Female 14 13 0.740 5 0.293 5 0.502
    Male 22 24 15 12
Age, y 47.0 ± 13.8 (20–73) 51.2 ± 13.0 (23–77) 0.185 52.7 ± 13.6 (24–74) 0.148 54.9 ± 17.6 (22–73) 0.084
Spherical refraction, D −0.13 ± 1.37 (−2.5–4.5) −0.61 ± 1.7 (−4.25–3.25) 0.193 −0.74 ± 1.66 (−4.5–2.5) 0.149 −0.84 ± 1.79 (−4.25–1.5) 0.119
Cylindrical refraction, D 0.23 ± 0.38 (0–1.75) 0.39 ± 0.65 (0–3) 0.195 0.66 ± 1.1 (0–5.0) 0.116 0.38 ± 0.67 (0–2) 0.292
Visual field MD −0.20 ± 1.39 (−2.4–3.2) −0.01 ± 0.96 (−1.0–2.4) 0.500 −0.18 ± 1.1 (−2.1–2.1) 0.933 −0.21 ± 0.94 (−1.4–2.2) 0.987
NFI (GDx) 15.5 ± 8.3 (2–41) 13.5 ± 7.1 (2–24) 0.281 14.5 ± 6.8 (3–27) 0.631 14.1 ± 6.4 (2–28) 0.530
RNFL thickness (GDx), μm 54.2 ± 5.5 (41.7–65.3) 56.7 ± 4.3 (50.8–66.7) 0.038 57.8 ± 5.1 (49.1–66.3) 0.019 61.8 ± 5.1 (54.5–75.0) <0.001
RNFL thickness (OCT), μm 94.5 ± 8.5 (80.0–116.0) 95.9 ± 7.1 (83.0–108.0) 0.482 95.7 ± 8.5 (81.0–115.0) 0.619 95.3 ± 12.0 (74.0–117.0) 0.483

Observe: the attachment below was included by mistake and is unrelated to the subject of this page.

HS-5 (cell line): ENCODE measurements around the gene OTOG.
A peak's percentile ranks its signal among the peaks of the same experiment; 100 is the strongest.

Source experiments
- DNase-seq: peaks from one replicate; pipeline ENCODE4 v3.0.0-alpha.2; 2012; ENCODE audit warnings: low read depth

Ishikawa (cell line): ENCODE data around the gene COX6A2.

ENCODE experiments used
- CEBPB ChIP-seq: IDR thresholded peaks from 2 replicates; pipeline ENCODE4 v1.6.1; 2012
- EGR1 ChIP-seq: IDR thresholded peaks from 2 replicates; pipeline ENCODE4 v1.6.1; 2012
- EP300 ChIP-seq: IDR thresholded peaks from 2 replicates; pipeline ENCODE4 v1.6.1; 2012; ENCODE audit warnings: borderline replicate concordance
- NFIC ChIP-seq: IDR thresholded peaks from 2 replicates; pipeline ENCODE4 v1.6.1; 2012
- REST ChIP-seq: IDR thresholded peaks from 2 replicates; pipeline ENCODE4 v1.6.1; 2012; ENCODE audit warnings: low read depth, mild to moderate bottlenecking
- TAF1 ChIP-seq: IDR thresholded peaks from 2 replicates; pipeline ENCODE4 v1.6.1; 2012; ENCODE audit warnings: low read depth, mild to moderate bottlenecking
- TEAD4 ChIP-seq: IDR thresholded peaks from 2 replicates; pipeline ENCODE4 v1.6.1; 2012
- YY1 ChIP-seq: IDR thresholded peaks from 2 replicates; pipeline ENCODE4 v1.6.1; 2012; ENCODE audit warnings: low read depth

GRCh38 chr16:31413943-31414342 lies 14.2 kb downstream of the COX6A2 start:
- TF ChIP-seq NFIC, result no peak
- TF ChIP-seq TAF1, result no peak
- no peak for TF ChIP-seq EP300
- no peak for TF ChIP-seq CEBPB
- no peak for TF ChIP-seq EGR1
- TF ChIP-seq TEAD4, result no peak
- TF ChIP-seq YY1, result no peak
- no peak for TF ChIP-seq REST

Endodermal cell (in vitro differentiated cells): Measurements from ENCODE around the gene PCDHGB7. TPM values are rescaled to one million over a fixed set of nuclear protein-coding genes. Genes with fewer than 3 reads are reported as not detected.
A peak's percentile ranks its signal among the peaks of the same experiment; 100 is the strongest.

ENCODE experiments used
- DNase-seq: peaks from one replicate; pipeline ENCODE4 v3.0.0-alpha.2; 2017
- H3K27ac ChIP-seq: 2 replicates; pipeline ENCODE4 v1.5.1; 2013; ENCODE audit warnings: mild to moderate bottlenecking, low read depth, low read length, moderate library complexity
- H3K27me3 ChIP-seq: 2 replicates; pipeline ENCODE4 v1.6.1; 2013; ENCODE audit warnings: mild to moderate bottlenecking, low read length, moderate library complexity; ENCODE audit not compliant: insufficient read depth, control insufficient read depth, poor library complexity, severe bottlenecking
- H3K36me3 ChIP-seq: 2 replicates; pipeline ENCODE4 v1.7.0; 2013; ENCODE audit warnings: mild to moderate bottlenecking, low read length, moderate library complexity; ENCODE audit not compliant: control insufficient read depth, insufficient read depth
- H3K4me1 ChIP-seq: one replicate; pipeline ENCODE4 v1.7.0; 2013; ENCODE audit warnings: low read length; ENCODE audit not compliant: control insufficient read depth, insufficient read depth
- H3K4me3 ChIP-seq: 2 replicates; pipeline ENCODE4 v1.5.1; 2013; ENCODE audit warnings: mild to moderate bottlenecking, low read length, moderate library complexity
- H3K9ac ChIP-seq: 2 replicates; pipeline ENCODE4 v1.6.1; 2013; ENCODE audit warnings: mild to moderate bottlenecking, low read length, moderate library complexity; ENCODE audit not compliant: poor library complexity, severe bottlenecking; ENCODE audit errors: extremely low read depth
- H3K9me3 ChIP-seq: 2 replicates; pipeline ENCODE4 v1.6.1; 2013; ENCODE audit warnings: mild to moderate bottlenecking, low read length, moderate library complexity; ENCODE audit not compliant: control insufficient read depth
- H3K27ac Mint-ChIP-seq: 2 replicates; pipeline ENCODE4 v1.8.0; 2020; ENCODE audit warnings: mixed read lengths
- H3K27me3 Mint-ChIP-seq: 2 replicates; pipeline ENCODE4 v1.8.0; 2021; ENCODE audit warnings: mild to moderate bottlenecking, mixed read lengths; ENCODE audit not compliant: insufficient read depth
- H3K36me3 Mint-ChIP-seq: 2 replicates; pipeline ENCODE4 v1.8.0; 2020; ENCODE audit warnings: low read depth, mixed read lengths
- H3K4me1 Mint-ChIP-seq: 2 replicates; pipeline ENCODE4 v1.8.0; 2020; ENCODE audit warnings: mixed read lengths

Choroidal layer thickness (OCT), μm 168.5 ± 38.3 (117.0–250.7) 147.8 ± 47.9 (83.4–306.8) 0.046 119.1 ± 35.3 (62.7–213.7) <0.001 91.9 ± 42.5 (43.9–208.1) <0.001
Optical Coherence Tomography
All subjects underwent imaging with a commercially available spectral domain OCT system (SD-OCT; Spectralis HRA+OCT; Heidelberg Engineering, Heidelberg, Germany). Infrared reflection images (λ = 820 nm) and OCT B-scans (λ = 870 nm; A-scans 40,000 /s) of the dual laser scanning systems were acquired simultaneously. Sixteen consecutive circular B-scans (3.4-mm diameter, 768 A-scans) centered at the optic disc were automatically averaged to reduce speckle noise. An online tracking system compensated for eye movements during data acquisition. To minimize the sensitivity roll-off (loss of sensitivity with increasing depth), the instrument was aligned to keep the B-scans during data acquisition as flat as possible and close to the position at which the optical path difference was zero (upper part of the live image). Raw data, including B-scan images and segmentation results for the RNFL, were exported.